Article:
Those of you that read my column regularly know I look at things a little differently than some of the big name industry analysts, such as Gartner or IDC, and try to look at the reasons behind the predictions. Most of the articles I read from these two groups and others talk about budgets in terms of how much total hardware will be sold, and much of that is based on the economy. I see the problem for budgeting much differently. In my view the problem is you need to buy terabytes or petabytes of storage capacity – if you are Google maybe tens of petabytes of - and I believe there are going to be some significant technology changes for disk storage that will, in turn, impact your budgets. The way I view the problem, is that you will need to buy a defined amount of storage and that has a cost, and too many bean counters, accountants, university researchers and big industry analysts, just draw straight lines based recent history on density and cost. They make the assumption that they have solved the problem and know what the cost will be. The last time I checked, technology growth, for the most part, does not happen on a straight line. The cost per GB for disk technology flattens compared to the old technology cost per GB when it is introduced. The cost quickly gets more dense and lower and then lines flatten again at the end of the technology lifecycle.
Here is a history of Seagate Enterprise disk drives:
|Year||Size for SCSI/FC/SAS disk in GB||Height of drive||Size in inches||Est. Max. Transfer Rate MB/sec||Seek in msec avg.||Latency (msec)||RPM|
If you graph this information over time, you will get some straight lines for density increases. Over longer periods of time, however, density increases are not linear and the slope of the line changes – cost per GB drops with density increases. If you go back in history and look at this chart in terms of technology you will find that with the introduction of new technology the rate of density increases goes up, and as that technology reaches the limit the density increases slows until a new technology is introduced. We are at that point right now. The current state of the art disk technology uses perpendicular recording and we reached the limit of linear increases back in 2008. The problem is that with the major economic downturn there was little to no investment in future technology and now we have to wait till 2013 or 2014 to get any major changes, according to this report.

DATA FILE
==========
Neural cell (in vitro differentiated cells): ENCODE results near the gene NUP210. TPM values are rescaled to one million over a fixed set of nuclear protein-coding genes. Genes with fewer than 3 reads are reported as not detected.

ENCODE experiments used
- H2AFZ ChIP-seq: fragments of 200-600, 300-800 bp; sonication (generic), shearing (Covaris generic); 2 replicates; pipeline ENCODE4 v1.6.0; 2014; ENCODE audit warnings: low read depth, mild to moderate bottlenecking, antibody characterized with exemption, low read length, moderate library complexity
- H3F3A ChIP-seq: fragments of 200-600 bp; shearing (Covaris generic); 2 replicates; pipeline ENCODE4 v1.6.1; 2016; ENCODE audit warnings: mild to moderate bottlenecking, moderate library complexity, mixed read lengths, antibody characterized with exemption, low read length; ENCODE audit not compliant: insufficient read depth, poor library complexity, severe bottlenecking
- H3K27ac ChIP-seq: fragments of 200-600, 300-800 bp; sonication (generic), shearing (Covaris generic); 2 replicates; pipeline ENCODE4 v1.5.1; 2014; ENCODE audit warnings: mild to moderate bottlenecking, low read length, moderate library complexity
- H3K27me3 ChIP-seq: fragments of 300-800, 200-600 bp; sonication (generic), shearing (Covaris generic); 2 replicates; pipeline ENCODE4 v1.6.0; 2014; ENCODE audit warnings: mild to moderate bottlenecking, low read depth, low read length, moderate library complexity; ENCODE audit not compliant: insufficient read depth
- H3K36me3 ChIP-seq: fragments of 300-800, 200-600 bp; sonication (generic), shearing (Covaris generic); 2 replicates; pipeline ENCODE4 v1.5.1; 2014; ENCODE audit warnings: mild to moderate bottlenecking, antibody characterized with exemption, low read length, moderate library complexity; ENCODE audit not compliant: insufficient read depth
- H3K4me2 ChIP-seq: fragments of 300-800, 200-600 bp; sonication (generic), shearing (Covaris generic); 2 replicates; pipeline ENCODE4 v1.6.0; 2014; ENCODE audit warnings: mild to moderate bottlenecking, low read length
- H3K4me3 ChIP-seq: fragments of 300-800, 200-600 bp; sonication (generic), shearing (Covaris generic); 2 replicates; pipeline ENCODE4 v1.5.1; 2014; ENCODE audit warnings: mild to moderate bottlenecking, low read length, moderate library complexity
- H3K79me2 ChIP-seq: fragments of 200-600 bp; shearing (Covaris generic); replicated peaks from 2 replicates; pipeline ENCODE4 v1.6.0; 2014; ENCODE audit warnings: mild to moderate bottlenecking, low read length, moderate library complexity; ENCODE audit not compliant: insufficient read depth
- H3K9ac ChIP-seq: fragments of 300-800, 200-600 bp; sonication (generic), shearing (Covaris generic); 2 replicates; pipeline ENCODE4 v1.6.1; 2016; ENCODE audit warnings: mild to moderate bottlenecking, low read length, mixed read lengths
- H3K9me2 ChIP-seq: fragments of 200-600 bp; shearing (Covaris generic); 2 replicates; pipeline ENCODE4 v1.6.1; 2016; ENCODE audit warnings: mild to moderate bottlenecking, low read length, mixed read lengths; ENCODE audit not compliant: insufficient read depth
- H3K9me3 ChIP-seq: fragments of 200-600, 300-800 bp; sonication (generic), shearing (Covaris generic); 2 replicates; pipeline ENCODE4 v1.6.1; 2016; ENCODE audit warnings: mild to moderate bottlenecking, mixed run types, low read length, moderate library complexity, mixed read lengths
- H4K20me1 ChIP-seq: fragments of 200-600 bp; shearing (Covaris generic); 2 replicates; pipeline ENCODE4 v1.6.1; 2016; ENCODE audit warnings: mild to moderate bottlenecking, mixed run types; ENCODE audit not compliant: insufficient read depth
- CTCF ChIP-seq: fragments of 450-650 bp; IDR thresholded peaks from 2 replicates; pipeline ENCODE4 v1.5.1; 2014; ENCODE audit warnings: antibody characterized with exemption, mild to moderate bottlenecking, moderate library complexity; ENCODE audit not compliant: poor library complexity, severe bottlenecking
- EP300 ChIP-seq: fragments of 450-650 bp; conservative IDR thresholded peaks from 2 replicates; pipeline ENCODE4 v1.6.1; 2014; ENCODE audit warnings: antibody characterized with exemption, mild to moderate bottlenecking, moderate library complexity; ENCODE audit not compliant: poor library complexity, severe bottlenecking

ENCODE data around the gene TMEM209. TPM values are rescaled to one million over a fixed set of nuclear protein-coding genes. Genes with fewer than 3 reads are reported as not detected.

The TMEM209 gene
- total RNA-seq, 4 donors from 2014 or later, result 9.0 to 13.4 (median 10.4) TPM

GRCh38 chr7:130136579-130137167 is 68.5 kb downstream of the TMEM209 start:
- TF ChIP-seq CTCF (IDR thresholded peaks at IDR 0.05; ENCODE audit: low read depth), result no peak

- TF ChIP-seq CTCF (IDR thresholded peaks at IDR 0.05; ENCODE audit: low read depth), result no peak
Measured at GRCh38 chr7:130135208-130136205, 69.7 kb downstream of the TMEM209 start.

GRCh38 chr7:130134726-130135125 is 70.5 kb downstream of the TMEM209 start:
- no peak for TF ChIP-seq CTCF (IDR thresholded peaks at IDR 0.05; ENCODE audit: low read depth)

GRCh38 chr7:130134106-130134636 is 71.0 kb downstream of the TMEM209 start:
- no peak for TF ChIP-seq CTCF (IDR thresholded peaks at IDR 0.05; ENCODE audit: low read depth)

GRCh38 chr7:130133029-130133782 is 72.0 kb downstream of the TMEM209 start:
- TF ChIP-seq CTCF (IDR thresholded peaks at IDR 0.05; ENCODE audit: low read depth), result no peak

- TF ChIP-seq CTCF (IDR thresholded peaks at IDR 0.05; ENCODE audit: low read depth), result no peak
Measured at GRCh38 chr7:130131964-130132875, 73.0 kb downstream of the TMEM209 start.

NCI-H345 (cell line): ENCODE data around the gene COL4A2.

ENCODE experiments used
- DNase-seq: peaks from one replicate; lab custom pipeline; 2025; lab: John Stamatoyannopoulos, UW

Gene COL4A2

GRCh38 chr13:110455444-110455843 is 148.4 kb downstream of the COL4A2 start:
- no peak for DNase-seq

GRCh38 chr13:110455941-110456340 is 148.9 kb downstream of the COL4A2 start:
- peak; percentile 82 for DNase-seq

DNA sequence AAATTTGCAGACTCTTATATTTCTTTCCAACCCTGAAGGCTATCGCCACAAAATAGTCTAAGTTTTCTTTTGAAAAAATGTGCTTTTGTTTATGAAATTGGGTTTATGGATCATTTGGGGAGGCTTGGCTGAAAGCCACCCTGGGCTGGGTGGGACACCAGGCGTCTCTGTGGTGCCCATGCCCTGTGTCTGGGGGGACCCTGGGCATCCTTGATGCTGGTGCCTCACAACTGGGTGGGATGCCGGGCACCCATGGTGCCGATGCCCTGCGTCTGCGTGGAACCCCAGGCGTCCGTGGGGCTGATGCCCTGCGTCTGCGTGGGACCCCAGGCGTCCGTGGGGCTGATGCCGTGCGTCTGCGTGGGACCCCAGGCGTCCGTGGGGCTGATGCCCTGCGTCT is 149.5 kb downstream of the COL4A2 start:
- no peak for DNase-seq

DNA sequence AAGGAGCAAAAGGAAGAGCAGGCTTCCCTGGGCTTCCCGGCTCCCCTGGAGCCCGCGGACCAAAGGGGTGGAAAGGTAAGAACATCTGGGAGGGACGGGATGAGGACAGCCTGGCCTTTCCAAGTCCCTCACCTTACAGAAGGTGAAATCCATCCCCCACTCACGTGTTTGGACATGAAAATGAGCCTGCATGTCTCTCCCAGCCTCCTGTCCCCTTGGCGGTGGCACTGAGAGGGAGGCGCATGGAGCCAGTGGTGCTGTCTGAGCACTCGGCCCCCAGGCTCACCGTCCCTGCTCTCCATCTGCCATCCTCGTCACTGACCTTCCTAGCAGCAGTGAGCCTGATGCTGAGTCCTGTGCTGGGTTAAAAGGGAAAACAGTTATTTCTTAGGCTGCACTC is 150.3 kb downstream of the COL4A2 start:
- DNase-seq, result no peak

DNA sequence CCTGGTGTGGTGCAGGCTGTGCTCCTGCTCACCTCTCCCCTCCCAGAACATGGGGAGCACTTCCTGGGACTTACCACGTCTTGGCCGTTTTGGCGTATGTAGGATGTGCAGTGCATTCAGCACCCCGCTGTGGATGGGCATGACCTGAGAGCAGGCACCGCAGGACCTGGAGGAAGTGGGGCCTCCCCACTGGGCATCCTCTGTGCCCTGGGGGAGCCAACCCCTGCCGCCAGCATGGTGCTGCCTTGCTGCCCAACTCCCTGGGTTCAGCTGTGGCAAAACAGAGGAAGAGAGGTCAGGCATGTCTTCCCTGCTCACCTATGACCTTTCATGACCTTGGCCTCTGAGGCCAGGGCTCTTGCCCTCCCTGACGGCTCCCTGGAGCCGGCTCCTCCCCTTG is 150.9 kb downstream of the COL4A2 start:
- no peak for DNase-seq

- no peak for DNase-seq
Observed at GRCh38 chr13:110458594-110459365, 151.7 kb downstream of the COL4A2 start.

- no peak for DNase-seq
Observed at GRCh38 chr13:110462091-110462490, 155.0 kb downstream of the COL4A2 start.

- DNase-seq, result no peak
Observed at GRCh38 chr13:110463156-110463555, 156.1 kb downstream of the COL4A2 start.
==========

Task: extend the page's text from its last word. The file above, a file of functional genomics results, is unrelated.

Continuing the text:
The two technologies mentioned in the article – heat assisted magnetic recording (HAMR) and bit patterned media (BPM) – both will provide the potential for significant density increases, which will reduce the overall cost in the storage infrastructure.
These changes will impact both enterprise SAS drives and enterprise and consumer SATA drives. The underlying physical technology and design used in both drive types is the same. Look at the massive growth in SATA density from 2003 – 2008 and the much slower density growth since 2008. How does this impact planning budgets for storage?
Budget Planning and Density
Disk drive purchases are almost always based on how much storage you want, not bandwidth, as storage volume is the driving factor. In most budgetary planning processes, I have seen the cost of storage is based on historical costs and therefore historical density increases. If storage density is not going to grow very much over the next 3 – 4 years this it will have a dramatic impact on cost, given the storage increases that will be required in most environments. This is because:
Storage costs are not going to drop as they have in the past. There will not be large increases in areal density for drives. Some of the fixed costs for SAS/SATA ASICs and disk platters, will not change and therefore costs will not drop as much as they have in the past.
If storage growth continues at the same rate at your site, you will need more disk drives that require more power. In addition, you will require more disk controllers (SAS or SATA) which also require more power.
If storage growth continues at your site at the same rate it is likely that more RAID controllers will be needed for performance, given that controllers generally have a limit on the number of disk drives that each controller can house and address.